Dynamic Range of Blu-Ray players? - Home Theater Forum and Systems - HomeTheaterShack.com

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post #1 of 4 Old 02-25-14, 07:31 PM Thread Starter
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Dynamic Range of Blu-Ray players?

Today I was checking this issue out and for OPPO and the Denon unit we have, I found dynamic range ratings of 110dB. But for the less expensive Samsung units, I couldn't find anything listing what their dynamic range is.

Can anybody give me insight as to what the dynamic range of the lesser blu-ray players is? It's a curiosity question as I don't have plans on downgrading our current blu-ray player.

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post #2 of 4 Old 02-25-14, 10:13 PM
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Re: Dynamic Range of Blu-Ray players?

In for results...


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post #3 of 4 Old 02-25-14, 10:17 PM
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Re: Dynamic Range of Blu-Ray players?

There should be no difference at all as the signal is in the digital rheum and it leaves the player untouched unless you use the players own processing that can make a difference however very unlikely audible.

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post #4 of 4 Old 02-26-14, 08:20 AM Thread Starter
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Re: Dynamic Range of Blu-Ray players?

I can find the information on the more expensive units but I can't find the same information on the less expensive units. I'm sure the reason why the less expensive units don't post this information on the specification sheets is because they don't have the same amount of dynamic range. I'm trying to find out what the difference of the range of the different priced blu-ray players are.

I'm also trying to find out the difference in dynamic range between LPCM decoded in a blu-ray player and what the dynamic range is for more expensive AVRs that decode LPCM with their processors.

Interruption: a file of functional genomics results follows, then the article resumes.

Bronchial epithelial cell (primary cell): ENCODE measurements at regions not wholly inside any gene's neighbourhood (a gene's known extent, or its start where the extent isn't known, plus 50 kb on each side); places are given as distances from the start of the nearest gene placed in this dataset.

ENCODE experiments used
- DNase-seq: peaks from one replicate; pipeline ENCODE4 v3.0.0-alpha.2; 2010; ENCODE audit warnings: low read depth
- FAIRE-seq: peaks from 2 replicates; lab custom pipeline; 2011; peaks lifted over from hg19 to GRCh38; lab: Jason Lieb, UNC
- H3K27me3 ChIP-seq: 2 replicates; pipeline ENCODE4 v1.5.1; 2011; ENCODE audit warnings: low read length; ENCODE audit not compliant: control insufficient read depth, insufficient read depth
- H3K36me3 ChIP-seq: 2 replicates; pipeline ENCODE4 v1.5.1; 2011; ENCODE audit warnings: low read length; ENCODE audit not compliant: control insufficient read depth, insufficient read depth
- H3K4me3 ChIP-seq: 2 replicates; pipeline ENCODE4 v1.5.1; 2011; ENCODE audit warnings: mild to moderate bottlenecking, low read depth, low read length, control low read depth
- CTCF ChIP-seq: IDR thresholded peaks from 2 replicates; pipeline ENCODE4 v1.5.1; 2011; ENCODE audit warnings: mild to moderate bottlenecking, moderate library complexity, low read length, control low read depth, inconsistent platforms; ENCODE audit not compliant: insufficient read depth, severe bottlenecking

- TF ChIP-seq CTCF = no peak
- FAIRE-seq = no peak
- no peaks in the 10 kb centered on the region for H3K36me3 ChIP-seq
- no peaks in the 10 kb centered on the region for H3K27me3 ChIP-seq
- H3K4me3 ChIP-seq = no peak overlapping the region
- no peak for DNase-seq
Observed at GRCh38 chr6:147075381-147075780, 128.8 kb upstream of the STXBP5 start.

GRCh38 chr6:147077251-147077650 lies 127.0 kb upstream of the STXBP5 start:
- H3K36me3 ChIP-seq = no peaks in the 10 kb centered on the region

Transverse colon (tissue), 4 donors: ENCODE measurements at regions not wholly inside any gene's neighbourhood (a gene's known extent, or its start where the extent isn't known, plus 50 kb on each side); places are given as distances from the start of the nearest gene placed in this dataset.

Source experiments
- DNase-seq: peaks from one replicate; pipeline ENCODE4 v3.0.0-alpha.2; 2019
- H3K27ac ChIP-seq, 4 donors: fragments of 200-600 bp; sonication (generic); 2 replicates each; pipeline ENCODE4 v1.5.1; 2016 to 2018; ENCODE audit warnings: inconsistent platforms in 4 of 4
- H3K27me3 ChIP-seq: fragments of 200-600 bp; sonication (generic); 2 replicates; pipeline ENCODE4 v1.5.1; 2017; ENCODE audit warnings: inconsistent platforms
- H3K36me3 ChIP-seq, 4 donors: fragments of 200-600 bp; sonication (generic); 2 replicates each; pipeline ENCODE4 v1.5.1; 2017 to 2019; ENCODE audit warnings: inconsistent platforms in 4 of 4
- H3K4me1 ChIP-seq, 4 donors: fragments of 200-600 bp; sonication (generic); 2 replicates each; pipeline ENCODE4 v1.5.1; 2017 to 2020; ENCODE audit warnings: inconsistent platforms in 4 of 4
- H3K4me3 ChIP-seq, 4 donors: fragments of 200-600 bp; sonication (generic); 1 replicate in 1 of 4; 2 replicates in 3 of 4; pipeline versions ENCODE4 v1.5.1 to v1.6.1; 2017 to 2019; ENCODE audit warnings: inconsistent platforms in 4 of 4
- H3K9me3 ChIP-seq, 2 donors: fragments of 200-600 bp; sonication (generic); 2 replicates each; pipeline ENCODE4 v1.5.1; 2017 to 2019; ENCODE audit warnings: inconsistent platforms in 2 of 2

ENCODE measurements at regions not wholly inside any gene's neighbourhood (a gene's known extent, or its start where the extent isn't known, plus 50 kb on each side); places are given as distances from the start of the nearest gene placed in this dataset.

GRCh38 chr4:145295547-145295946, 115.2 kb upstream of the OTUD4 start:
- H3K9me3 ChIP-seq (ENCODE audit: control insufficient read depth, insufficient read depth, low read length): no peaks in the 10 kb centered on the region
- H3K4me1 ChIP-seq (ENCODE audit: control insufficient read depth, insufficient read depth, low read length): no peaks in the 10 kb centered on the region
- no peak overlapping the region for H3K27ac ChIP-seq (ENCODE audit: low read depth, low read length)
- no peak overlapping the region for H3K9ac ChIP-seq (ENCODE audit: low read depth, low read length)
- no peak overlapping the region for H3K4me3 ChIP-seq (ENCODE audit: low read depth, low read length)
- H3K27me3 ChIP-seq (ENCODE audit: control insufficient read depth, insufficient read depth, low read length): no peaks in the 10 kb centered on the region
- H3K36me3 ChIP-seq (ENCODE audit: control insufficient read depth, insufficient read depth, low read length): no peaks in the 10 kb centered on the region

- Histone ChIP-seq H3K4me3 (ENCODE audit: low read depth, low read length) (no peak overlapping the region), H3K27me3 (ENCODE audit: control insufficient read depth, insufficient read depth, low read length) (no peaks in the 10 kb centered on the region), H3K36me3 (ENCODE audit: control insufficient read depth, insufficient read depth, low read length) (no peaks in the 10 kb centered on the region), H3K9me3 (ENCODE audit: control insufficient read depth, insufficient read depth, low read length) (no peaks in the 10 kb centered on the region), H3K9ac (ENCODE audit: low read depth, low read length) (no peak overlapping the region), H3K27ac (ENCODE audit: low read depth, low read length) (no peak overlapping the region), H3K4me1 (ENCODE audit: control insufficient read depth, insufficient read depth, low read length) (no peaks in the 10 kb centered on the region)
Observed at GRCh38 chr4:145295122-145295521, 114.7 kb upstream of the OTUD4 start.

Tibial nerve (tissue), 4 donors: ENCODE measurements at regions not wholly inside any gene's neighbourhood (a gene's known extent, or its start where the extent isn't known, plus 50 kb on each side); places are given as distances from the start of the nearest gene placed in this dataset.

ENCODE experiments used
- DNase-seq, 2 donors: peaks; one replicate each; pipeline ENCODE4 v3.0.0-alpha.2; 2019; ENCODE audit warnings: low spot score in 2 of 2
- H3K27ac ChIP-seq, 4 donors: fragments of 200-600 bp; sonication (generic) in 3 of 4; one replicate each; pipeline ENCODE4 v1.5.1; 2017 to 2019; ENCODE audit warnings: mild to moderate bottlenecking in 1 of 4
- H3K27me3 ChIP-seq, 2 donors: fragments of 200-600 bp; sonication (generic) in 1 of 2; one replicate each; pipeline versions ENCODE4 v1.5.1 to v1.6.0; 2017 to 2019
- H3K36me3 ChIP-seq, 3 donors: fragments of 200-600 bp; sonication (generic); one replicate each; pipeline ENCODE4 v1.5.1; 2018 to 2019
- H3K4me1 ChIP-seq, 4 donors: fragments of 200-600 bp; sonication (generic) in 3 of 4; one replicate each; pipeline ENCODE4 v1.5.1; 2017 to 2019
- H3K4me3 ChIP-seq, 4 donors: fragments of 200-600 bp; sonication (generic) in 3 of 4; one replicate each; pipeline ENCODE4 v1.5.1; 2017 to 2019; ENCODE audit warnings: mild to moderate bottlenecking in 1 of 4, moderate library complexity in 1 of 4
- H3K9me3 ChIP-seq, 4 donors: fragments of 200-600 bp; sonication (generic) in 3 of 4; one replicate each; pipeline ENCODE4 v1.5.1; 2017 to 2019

In the case of my question, I'm looking for empirical information. In the case of human hearing, our limits are about 124dB.

This Wiki link is the best information I've found so far but it doesn't address issues surround expensive vs inexpensive blu-ray players and LCPM decoding.


Dynamic range

Dynamic range is the difference between the largest and smallest signal a system can record or reproduce. Without dither, the dynamic range correlates to the quantization noise floor. For example, 16-bit integer resolution allows for a dynamic range of about 96 dB.

Using higher bit depths during studio recording accommodates greater dynamic range. If the signal's dynamic range is lower than that allowed by the bit depth, the recording has headroom, and the higher the bit depth, the more headroom that's available. This reduces the risk of clipping without encountering quantization errors at low volumes.

With the proper application of dither, digital systems can reproduce signals with levels lower than their resolution would normally allow, extending the effective dynamic range beyond the limit imposed by the resolution.[24]

The use of techniques such as oversampling and noise shaping can further extend the dynamic range of sampled audio by moving quantization error out of the frequency band of interest.


From the same link:

Blu-ray Disc audio[30] Digital media 16-, 20- and 24-bit LPCM and others[note 2]


I can't find how deep the processors are, 16bit vs 20bit vs 24bit processing.


From this Wiki link on Blu-ray Discs. It's toward the bottom of the link where it shows much better than doing a cut-n-paste.



For audio, BD-ROM players are required to support Dolby Digital (AC-3), DTS, and linear PCM. Players may optionally support Dolby Digital Plus and DTS-HD High Resolution Audio as well as lossless formats Dolby TrueHD and DTS-HD Master Audio.[133] BD-ROM titles must use one of the mandatory schemes for the primary soundtrack. A secondary audiotrack, if present, may use any of the mandatory or optional codecs.
Specification of BD-ROM Primary audio streams:[134]

LPCM (lossless) Dolby Digital Dolby Digital Plus Dolby TrueHD (lossless) DTS Digital Surround DTS-HD Master Audio (lossless) DRA DRA extension
Max. bitrate 27.648 Mbit/s 640 kbit/s 4.736 Mbit/s 18.64 Mbit/s 1.524 Mbit/s 24.5 Mbit/s 1.5 Mbit/s 3.0 Mbit/s
Max. channel 8 (48 kHz, 96 kHz), 6 (192 kHz) 5.1 7.1 8 (48 kHz, 96 kHz), 6 (192 kHz) 5.1 8 (48 kHz, 96 kHz), 6 (192 kHz) 5.1 7.1
Bits/sample 16, 20, 24 16, 24 16, 24 16, 24 16, 20, 24 16, 24 16 16
Sample frequency 48 kHz, 96 kHz, 192 kHz 48 kHz 48 kHz 48 kHz, 96 kHz, 192 kHz 48 kHz 48 kHz, 96 kHz, 192 kHz 48 kHz 48 kHz, 96 kHz
Bit rate

For users recording digital television programming, the recordable Blu-ray Disc standard's initial data rate of 36 Mbit/s is more than adequate to record high-definition broadcasts from any source (IPTV, cable/satellite, or terrestrial). BD Video movies have a maximum data transfer rate of 54 Mbit/s, a maximum AV bitrate of 48 Mbit/s (for both audio and video data), and a maximum video bit rate of 40 Mbit/s. This compares to HD DVD movies, which have a maximum data transfer rate of 36 Mbit/s, a maximum AV bitrate of 30.24 Mbit/s, and a maximum video bitrate of 29.4 Mbit/s.[135]

Last edited by BeeMan458; 02-26-14 at 08:39 AM.
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